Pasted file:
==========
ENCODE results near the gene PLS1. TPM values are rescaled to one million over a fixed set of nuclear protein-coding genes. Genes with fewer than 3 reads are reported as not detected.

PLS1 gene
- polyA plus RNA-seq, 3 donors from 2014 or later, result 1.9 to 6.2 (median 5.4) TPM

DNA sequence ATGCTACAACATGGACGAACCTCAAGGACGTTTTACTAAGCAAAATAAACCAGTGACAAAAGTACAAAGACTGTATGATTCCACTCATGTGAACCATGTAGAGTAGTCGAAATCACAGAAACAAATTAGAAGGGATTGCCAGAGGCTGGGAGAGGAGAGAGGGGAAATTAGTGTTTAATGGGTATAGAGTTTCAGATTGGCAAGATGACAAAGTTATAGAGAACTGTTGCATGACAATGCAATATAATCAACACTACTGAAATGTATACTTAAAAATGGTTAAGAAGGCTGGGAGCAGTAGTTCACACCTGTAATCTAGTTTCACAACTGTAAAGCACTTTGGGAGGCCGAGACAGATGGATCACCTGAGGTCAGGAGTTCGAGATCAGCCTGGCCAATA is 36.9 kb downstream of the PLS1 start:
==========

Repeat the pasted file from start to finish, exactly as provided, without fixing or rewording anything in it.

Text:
ENCODE results near the gene PLS1. TPM values are rescaled to one million over a fixed set of nuclear protein-coding genes. Genes with fewer than 3 reads are reported as not detected.

PLS1 gene
- polyA plus RNA-seq, 3 donors from 2014 or later, result 1.9 to 6.2 (median 5.4) TPM

DNA sequence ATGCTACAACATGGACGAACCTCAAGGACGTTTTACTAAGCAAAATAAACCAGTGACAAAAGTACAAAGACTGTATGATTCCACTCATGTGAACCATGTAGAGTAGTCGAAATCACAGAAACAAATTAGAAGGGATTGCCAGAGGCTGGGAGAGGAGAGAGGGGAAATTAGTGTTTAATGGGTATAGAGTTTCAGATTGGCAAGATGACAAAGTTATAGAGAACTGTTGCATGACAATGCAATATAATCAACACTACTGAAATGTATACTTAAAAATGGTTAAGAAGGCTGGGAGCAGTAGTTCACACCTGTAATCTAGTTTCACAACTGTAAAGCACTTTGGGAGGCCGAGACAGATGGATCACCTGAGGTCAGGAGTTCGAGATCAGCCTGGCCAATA is 36.9 kb downstream of the PLS1 start: